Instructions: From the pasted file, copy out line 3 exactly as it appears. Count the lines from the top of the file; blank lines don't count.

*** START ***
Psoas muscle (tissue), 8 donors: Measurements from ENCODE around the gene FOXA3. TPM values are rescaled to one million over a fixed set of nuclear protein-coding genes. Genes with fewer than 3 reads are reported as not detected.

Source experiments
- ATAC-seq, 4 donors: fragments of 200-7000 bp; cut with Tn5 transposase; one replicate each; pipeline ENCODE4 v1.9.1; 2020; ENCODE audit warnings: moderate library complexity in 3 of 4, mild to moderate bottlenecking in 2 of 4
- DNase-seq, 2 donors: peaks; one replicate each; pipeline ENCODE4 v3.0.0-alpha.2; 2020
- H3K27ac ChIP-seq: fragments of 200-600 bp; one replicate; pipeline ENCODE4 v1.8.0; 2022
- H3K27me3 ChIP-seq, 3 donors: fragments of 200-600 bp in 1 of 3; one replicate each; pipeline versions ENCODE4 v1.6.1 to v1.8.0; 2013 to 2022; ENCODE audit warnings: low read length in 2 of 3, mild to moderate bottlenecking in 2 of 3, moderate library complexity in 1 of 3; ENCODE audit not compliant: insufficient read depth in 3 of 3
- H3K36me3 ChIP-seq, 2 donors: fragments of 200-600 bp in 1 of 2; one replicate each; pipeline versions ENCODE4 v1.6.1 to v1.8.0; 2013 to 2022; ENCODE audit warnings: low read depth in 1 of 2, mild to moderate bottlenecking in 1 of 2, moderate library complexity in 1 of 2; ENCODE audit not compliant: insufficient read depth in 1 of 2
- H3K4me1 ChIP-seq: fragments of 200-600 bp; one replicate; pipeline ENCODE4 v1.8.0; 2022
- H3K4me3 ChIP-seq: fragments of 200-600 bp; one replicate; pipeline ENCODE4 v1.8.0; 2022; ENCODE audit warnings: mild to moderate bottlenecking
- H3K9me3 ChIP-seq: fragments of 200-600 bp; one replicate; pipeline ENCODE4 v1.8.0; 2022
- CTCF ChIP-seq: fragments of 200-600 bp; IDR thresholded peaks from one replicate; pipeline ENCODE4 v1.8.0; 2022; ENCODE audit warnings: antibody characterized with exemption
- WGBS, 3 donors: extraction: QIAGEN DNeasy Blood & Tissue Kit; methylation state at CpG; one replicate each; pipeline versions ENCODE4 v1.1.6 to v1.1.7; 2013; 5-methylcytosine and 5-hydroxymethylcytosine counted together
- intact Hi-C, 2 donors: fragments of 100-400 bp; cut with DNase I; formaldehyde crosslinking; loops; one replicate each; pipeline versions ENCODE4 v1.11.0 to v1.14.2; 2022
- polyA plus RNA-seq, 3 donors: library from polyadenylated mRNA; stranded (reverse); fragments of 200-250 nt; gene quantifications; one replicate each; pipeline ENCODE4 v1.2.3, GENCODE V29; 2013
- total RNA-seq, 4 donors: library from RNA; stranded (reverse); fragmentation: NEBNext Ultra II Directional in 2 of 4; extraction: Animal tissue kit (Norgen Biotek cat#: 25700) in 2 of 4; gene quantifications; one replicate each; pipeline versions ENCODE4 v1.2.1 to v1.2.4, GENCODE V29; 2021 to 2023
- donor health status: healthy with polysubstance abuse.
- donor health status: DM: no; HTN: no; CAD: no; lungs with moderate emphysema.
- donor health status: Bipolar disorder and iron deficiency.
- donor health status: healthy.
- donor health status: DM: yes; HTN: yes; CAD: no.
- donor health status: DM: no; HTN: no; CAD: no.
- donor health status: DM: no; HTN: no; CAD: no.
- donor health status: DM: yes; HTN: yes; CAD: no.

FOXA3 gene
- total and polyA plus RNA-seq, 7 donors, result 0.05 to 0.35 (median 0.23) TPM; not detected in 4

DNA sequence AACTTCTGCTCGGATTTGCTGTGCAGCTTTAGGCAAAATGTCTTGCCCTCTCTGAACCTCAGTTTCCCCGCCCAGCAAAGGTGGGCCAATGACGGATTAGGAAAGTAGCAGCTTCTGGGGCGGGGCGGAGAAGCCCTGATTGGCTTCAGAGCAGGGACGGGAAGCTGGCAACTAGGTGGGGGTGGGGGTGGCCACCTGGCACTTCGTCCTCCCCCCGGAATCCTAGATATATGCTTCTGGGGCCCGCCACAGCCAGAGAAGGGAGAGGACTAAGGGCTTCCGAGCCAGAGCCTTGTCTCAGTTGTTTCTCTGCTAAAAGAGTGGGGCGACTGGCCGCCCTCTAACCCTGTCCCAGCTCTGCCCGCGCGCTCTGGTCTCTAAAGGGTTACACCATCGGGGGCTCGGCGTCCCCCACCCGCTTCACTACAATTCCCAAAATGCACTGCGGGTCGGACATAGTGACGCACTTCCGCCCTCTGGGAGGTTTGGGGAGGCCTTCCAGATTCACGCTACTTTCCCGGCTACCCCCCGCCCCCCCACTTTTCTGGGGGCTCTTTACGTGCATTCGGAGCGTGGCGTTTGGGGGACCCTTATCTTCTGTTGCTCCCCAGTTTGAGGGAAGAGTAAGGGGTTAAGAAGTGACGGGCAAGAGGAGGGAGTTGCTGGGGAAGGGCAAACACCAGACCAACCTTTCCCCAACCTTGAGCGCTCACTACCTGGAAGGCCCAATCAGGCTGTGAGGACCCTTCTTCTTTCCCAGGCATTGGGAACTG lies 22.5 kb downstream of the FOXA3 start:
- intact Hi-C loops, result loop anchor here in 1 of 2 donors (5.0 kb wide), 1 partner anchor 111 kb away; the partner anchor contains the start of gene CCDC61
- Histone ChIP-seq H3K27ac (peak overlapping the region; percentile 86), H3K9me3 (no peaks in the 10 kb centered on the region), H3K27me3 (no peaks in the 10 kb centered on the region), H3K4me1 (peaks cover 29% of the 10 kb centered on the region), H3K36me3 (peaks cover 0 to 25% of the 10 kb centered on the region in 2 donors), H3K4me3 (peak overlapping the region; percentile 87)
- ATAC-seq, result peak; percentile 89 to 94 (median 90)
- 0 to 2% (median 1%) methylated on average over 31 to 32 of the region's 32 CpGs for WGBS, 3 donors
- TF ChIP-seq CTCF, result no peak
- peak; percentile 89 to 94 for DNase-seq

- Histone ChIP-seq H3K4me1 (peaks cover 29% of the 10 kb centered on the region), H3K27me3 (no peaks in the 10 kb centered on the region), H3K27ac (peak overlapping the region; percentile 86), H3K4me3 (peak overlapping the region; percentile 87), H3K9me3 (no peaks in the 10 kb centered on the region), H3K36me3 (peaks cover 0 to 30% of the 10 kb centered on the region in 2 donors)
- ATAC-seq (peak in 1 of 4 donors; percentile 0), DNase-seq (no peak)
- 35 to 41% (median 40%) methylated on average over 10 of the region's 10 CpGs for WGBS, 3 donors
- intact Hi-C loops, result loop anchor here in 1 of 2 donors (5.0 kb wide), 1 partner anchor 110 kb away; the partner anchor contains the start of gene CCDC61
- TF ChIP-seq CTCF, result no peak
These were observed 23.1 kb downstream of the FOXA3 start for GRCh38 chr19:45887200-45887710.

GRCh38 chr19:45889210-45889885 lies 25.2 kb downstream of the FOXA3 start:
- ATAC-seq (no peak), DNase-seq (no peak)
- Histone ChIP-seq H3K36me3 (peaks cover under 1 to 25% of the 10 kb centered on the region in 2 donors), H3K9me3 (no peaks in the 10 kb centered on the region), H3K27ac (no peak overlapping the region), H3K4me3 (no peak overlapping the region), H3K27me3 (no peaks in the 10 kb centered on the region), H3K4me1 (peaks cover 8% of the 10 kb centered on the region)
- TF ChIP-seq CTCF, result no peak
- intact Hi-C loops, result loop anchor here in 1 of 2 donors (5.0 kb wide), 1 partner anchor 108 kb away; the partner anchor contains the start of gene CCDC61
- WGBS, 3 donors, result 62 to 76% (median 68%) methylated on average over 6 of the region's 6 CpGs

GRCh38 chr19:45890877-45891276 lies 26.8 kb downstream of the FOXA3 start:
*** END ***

- ATAC-seq, 4 donors: fragments of 200-7000 bp; cut with Tn5 transposase; one replicate each; pipeline ENCODE4 v1.9.1; 2020; ENCODE audit warnings: moderate library complexity in 3 of 4, mild to moderate bottlenecking in 2 of 4